President Donald Trump gestures as he finishes his first State of the Union address in the House chamber of the U.S. Capitol to a joint session of Congress Tuesday, Jan. 30, 2018 in Washington, as Vice President Mike Pence and House Speaker Paul Ryan applaud. (Win McNamee/Pool via AP)
Jessica Wehrman, Dayton Daily News
President Donald Trump vowed during his first State of the Union address that he would spend his next year in office attempting to unite the country around issues of infrastructure, immigration and national security.
Trump spent his time at the podium as many predecessors have: touting achievements such as the nation’s recent economic growth and a newly-passed tax bill and laying out his agenda for the year ahead – an agenda that he said would create a “safe, strong and proud America.”
“Tonight, I call upon all of us to set aside our differences, to seek out common ground and to summon the unity we need to deliver for the people we were elected to serve," he said.
Even in vowing to unite, Trump couldn’t resist a jab or two. Honoring a 12-year-old boy who plants flags at the graves of veterans, Trump inserted a subtle reminder of his distaste for NFL players who kneeled during the national anthem to protest racism.
“Preston’s reverence for those who have served our nation reminds us why we salute our flag, why we put our hands on our hearts for the pledge of allegiance and why we proudly stand for the national anthem,” he said, to raucous cheers from Republicans in the chamber.
VIDEO: President Donald Trump made a dig at NFL players protesting the national anthem. While introducing a guest at the State of the Union, Trump spoke about the importance of respecting the US flag pic.twitter.com/Ys4F9hhyCI
Immigration, too, was a fraught topic. Trump — who sparred sharply with Senate Minority Leader Chuck Schumer over a recent attempt to prevent the deportation of those brought here illegally as children — said such “loopholes” allowed for the proliferation of the gang MS-13, singling out in the chamber the parents of two teens murdered in 2016 by MS-13 members.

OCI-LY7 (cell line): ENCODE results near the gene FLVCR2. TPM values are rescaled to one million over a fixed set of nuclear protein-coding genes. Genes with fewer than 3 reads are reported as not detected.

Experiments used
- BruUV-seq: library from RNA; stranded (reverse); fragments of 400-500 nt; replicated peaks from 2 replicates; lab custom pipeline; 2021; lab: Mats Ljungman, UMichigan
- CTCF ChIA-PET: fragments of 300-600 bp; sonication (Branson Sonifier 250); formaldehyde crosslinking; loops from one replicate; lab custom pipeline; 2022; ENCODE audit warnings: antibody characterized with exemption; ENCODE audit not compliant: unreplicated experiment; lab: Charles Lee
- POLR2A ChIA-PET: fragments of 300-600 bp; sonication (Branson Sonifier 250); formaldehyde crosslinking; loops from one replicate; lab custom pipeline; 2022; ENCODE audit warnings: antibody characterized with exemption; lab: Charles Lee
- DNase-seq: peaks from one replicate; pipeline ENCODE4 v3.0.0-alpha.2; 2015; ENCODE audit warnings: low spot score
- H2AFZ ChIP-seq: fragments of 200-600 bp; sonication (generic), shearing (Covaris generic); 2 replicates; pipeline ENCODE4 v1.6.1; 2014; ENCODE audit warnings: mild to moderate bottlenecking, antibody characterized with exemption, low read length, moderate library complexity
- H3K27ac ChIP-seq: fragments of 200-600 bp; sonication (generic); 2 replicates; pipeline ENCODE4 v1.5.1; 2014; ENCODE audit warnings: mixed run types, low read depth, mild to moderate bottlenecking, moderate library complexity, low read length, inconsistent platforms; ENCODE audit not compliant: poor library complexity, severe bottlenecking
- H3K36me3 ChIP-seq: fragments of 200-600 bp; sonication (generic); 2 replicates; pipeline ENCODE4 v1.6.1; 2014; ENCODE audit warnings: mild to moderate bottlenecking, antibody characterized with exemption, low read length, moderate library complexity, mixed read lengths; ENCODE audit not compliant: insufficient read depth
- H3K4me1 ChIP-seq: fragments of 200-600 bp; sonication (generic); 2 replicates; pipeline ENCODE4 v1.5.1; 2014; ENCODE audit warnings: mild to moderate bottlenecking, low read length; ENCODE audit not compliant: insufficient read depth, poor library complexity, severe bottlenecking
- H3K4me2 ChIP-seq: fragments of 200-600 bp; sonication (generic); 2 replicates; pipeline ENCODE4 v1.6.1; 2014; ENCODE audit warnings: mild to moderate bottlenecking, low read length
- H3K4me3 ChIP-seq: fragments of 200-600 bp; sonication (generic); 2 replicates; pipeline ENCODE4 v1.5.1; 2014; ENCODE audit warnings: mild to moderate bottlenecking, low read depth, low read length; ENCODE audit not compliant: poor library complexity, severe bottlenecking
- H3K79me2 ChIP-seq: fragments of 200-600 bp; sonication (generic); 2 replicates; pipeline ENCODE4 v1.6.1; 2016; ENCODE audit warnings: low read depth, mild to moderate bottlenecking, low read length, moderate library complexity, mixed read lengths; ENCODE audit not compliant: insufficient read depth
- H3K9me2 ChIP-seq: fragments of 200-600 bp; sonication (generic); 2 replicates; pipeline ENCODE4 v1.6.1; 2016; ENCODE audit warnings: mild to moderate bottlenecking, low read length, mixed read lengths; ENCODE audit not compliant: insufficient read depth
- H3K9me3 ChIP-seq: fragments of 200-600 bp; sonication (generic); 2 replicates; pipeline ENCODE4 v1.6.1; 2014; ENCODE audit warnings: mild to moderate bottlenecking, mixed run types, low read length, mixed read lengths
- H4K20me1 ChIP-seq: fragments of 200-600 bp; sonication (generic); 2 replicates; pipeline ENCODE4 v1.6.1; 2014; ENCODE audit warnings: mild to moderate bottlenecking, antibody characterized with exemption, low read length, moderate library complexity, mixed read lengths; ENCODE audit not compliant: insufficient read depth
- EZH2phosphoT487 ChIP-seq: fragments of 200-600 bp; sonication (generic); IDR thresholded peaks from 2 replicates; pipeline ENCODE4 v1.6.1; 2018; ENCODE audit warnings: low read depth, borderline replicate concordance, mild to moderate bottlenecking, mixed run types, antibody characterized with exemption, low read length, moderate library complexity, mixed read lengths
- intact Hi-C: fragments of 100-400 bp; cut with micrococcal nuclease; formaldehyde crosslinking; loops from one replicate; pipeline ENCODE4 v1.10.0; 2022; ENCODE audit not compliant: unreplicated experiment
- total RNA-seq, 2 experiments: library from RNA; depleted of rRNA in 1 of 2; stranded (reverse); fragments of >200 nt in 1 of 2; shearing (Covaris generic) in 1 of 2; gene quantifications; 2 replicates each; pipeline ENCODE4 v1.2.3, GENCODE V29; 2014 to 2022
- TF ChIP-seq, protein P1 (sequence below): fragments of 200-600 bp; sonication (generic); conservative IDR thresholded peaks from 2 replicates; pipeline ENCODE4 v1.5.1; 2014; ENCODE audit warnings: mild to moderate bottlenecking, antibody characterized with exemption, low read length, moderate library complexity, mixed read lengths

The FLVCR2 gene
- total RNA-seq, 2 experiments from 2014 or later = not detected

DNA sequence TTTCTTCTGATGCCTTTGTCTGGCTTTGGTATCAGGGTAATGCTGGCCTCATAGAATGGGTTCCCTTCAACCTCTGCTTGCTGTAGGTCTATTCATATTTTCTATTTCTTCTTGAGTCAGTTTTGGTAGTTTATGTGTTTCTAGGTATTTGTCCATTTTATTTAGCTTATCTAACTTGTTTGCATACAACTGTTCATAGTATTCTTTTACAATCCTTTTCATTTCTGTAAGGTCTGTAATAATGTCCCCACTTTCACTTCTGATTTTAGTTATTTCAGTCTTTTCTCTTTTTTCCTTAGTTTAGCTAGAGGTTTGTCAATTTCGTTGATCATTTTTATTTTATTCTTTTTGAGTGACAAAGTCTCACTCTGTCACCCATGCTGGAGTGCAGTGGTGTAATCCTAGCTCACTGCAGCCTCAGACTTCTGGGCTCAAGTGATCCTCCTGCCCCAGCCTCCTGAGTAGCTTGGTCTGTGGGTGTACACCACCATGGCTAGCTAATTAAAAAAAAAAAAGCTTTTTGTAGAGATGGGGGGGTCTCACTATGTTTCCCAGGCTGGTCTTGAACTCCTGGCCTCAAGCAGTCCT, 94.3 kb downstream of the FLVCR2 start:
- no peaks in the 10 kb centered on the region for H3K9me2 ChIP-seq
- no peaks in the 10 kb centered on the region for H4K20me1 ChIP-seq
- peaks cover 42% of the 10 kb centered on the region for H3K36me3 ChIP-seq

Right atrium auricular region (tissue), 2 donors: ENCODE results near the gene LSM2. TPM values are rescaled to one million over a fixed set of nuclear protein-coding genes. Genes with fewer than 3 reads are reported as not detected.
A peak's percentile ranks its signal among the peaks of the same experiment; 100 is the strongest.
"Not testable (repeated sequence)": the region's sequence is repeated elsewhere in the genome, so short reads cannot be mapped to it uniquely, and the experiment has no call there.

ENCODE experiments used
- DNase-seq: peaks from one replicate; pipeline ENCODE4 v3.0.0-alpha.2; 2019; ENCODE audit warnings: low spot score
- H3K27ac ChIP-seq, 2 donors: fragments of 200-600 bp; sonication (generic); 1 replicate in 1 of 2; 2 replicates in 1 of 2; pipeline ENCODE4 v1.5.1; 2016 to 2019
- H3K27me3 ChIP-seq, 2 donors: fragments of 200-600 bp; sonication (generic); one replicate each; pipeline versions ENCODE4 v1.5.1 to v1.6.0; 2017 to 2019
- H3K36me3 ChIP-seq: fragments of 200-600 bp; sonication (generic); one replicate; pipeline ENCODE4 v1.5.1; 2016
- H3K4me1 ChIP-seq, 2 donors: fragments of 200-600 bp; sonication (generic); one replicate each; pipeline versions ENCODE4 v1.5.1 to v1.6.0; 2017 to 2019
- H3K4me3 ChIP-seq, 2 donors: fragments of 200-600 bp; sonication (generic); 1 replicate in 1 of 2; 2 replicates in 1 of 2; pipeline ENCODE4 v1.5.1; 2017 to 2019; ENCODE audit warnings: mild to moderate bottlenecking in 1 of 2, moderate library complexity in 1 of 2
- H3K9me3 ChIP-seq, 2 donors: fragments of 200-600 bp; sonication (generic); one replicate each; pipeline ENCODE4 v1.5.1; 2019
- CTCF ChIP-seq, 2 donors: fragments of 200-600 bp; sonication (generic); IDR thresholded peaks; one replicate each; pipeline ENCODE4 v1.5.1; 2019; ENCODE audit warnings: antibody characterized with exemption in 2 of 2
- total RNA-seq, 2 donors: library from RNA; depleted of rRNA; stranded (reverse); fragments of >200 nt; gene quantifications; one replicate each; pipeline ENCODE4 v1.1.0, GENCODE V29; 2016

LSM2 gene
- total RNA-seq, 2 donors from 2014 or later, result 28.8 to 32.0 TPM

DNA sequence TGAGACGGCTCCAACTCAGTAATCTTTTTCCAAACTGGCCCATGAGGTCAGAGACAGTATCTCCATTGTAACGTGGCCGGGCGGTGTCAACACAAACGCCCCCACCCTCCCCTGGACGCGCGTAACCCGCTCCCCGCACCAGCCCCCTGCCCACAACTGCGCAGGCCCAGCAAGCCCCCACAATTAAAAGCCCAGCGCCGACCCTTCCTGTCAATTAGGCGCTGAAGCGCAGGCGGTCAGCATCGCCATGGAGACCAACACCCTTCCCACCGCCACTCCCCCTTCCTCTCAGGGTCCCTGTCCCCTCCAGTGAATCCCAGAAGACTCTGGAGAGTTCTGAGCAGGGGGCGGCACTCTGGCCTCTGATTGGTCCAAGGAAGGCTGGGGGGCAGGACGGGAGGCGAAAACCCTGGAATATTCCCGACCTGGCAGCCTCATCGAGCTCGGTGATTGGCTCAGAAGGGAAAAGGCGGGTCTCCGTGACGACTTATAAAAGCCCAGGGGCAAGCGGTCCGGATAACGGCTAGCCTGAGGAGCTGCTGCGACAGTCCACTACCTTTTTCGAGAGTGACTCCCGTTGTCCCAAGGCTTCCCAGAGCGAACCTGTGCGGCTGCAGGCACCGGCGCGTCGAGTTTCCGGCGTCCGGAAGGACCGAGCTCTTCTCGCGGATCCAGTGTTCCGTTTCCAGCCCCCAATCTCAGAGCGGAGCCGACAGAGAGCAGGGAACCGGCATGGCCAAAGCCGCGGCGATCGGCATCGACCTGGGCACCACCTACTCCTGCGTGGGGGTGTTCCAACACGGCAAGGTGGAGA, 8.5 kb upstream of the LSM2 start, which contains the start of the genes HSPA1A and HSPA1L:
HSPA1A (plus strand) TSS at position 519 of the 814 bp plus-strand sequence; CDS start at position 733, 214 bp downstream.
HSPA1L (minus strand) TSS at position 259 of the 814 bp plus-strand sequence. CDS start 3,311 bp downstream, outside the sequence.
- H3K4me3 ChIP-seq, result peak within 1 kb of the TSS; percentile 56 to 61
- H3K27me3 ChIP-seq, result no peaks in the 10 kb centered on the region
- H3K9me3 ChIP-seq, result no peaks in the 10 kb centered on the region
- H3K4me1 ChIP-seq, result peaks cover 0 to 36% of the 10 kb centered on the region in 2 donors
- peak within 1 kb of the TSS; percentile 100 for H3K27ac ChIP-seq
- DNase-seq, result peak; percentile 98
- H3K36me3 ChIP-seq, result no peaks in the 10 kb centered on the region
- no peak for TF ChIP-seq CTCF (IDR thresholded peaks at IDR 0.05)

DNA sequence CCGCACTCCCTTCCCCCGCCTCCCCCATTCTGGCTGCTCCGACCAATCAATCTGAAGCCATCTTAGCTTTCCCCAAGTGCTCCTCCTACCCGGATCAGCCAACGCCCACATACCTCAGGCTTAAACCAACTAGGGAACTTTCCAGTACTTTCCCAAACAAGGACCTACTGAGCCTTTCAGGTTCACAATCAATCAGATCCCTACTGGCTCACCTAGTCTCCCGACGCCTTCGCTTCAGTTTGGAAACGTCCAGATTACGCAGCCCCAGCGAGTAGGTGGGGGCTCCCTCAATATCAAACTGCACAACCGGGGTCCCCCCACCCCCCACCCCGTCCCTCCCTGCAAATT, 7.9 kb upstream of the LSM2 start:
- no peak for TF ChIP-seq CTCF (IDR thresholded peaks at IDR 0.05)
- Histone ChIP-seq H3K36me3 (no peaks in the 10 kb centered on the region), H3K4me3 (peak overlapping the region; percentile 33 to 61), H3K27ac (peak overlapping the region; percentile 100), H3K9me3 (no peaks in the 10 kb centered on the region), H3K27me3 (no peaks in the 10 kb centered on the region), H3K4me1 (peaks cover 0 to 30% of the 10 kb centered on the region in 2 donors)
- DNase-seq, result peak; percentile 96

“My highest loyalty, my greatest compassion, my constant concern is for America’s children, America’s struggling workers, and America’s forgotten communities,” he said. “I want our youth to grow up to achieve great things. I want our poor to have their chance to rise … my duty, and the sacred duty of every elected official in this chamber, is to defend Americans.”
Some Democrats on the House floor were visibly unhappy, booing when he called for an end to “chain migration,” which allows immigrants to bring relatives into the country.
Trump was on less polarizing ground on infrastructure, where he called for “safe, reliable and modern infrastructure our economy needs and our people deserve.” Specifically, he wants Congress to produce a bill that generates at least $1.5 trillion for new investment into roads and bridges.
Trump vowed to get tougher on ISIS and North Korea, singling out the parents of Ohio native Otto Warmbier – who was imprisoned in North Korea and sent home days before his death – as an example of the brutality of North Korea's regime. Watching in the chamber were Fred and Cindy Warmbier, who Trump called “powerful witnesses to a menace that threatens our world.” The White House did not announce the Warmbiers' presence in the chamber until midway through the speech.
"Incredible people. You were powerful witnesses to a menace that threatens our world and your strength truly inspires us all": President Trump pays tribute to the parents of Otto Warmbier, who died after being detained in North Korea for 17 months https://t.co/Dx8XePoY5dpic.twitter.com/vz1bhUt1PI
“Bullies may land a punch,” he said in excerpts released before his speech. “They might leave a mark. But they have never, not once, in the history of our United States, managed to match the strength and spirit of a people united in defense of their future.”